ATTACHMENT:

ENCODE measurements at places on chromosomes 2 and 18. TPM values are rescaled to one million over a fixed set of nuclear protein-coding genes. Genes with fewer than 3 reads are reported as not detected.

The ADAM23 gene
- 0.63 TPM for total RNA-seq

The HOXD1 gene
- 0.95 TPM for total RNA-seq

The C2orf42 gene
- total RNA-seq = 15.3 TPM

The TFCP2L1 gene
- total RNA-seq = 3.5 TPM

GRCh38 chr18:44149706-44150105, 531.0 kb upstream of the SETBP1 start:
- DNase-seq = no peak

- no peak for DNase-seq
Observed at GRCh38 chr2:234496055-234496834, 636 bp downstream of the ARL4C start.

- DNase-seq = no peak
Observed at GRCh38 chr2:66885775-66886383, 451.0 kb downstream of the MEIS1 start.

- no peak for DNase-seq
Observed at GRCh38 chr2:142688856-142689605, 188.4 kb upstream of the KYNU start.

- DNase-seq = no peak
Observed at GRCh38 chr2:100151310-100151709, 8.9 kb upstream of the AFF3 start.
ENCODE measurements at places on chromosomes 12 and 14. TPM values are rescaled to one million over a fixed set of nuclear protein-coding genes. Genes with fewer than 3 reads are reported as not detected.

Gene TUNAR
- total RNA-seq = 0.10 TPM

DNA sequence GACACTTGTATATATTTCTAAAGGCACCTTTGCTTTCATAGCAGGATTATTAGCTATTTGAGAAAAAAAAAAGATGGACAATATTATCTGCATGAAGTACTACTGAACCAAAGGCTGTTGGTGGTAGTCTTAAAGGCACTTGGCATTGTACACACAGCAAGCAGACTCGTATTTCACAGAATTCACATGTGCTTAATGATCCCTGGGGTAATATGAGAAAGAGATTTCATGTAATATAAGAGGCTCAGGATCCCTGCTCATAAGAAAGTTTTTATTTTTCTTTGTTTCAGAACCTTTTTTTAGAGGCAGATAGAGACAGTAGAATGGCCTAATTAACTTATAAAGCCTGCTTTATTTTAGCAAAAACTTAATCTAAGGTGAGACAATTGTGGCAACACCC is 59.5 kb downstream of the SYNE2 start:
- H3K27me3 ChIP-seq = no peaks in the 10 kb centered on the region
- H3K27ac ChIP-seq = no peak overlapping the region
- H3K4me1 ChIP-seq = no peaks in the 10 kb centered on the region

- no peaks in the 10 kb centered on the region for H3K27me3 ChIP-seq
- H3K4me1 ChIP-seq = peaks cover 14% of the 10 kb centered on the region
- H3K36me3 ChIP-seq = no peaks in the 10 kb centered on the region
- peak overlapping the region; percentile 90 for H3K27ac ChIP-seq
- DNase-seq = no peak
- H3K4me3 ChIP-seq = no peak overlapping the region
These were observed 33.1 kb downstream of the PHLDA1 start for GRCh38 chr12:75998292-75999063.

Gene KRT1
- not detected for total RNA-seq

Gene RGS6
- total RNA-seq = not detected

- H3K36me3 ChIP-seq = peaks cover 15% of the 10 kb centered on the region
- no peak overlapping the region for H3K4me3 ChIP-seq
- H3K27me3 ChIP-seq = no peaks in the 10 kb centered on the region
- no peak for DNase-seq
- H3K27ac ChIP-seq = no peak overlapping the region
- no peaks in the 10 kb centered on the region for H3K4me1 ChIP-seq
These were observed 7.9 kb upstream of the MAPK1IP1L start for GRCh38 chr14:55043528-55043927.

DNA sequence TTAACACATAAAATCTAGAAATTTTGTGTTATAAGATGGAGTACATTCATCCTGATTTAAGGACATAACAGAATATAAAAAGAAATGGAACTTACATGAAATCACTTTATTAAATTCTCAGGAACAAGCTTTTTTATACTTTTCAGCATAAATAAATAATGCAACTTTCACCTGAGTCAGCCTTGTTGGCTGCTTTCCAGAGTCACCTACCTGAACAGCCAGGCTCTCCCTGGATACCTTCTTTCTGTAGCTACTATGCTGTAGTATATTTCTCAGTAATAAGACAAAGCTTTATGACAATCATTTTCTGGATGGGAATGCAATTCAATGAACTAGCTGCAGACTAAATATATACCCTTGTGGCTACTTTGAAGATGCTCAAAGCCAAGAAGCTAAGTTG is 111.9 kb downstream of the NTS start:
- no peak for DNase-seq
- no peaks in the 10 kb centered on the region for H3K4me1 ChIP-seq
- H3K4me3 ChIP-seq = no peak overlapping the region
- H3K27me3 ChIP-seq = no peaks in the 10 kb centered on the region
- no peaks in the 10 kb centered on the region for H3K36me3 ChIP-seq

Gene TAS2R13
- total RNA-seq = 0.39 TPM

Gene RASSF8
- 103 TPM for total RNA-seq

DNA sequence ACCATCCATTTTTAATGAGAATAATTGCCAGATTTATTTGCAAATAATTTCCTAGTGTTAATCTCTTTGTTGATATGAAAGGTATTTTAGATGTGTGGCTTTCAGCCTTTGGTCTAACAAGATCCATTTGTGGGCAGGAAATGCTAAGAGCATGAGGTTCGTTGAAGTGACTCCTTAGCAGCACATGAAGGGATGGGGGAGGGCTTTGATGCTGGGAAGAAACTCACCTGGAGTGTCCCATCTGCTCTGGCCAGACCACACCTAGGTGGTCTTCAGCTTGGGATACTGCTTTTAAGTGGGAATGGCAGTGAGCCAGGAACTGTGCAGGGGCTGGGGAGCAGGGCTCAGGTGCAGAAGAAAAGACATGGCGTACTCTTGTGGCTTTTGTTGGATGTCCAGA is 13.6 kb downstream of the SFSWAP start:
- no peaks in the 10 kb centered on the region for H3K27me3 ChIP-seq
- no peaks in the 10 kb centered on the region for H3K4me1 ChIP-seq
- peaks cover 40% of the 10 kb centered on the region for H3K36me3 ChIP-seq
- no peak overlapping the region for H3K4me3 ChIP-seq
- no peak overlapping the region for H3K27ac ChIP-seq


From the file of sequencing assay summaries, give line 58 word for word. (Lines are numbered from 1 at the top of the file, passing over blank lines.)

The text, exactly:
- peaks cover 40% of the 10 kb centered on the region for H3K36me3 ChIP-seq